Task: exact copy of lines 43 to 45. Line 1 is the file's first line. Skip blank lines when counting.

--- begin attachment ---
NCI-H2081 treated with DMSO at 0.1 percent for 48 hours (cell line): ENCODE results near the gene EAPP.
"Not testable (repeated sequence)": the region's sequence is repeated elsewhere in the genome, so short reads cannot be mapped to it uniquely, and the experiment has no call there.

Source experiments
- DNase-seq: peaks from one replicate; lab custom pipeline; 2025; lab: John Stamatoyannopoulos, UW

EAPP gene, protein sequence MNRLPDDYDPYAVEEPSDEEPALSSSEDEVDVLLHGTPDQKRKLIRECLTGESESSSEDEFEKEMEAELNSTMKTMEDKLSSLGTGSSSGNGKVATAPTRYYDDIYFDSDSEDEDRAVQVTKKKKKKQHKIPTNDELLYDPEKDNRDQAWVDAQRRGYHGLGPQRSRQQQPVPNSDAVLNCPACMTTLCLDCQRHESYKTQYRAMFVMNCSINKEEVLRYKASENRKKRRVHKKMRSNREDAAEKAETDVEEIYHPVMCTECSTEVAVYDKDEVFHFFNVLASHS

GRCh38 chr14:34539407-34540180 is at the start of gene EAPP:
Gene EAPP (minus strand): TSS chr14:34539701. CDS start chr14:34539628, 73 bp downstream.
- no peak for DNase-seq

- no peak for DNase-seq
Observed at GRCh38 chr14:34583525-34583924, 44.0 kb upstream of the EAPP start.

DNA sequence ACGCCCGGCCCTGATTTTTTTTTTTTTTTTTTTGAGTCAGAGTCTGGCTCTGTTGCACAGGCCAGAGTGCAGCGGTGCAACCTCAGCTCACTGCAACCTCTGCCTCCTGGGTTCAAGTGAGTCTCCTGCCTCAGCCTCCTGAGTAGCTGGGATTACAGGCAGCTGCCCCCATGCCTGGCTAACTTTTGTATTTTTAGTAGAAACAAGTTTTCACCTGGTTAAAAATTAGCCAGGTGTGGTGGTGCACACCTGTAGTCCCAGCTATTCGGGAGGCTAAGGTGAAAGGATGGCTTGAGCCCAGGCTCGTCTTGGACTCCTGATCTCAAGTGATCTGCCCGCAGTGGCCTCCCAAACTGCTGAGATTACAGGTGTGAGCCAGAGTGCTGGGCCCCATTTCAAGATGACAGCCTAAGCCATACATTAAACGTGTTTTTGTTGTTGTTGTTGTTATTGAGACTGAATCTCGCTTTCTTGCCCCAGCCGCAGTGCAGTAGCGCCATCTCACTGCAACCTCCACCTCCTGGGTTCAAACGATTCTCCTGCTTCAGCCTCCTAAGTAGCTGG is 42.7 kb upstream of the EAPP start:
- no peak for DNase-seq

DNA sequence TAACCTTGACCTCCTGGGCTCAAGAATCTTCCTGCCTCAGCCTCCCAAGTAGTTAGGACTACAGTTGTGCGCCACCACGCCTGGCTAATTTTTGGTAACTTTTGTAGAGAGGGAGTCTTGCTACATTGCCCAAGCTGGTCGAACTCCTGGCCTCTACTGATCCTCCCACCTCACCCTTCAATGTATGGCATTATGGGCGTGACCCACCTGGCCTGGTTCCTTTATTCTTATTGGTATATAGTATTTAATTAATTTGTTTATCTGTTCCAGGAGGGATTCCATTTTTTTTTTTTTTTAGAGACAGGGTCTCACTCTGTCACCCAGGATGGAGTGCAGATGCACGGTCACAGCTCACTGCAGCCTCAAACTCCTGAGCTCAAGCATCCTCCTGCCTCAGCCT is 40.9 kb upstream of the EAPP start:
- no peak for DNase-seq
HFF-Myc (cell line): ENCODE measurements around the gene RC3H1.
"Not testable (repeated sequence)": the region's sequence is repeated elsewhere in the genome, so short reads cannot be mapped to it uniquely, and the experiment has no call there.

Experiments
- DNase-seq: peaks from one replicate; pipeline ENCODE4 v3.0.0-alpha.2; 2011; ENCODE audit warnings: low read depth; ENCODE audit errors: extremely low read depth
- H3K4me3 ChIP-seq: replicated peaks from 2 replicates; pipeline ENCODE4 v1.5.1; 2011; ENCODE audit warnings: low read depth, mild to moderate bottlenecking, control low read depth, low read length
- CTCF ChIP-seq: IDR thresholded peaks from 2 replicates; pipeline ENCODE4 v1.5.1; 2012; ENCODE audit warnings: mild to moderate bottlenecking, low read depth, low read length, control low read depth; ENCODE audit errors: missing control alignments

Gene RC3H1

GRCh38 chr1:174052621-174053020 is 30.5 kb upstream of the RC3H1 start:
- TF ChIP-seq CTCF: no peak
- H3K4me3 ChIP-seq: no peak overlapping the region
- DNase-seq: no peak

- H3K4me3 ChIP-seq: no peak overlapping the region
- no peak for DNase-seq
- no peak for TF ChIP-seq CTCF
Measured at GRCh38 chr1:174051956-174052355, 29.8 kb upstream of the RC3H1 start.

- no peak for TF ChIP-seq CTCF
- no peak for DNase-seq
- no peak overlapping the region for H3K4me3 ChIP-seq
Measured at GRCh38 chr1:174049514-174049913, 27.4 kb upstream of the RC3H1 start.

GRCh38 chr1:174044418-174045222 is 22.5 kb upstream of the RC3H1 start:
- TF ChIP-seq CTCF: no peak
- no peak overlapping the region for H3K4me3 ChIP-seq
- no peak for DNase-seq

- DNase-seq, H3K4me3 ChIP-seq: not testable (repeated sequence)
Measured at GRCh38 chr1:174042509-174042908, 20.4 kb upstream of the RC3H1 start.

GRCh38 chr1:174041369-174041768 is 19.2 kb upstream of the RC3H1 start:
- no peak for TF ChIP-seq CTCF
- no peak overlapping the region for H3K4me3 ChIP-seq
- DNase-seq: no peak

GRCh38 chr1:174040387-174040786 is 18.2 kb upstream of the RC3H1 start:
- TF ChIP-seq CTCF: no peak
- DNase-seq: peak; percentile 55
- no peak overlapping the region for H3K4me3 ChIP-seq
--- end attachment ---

- DNase-seq: no peak

GRCh38 chr1:174040387-174040786 is 18.2 kb upstream of the RC3H1 start:
- TF ChIP-seq CTCF: no peak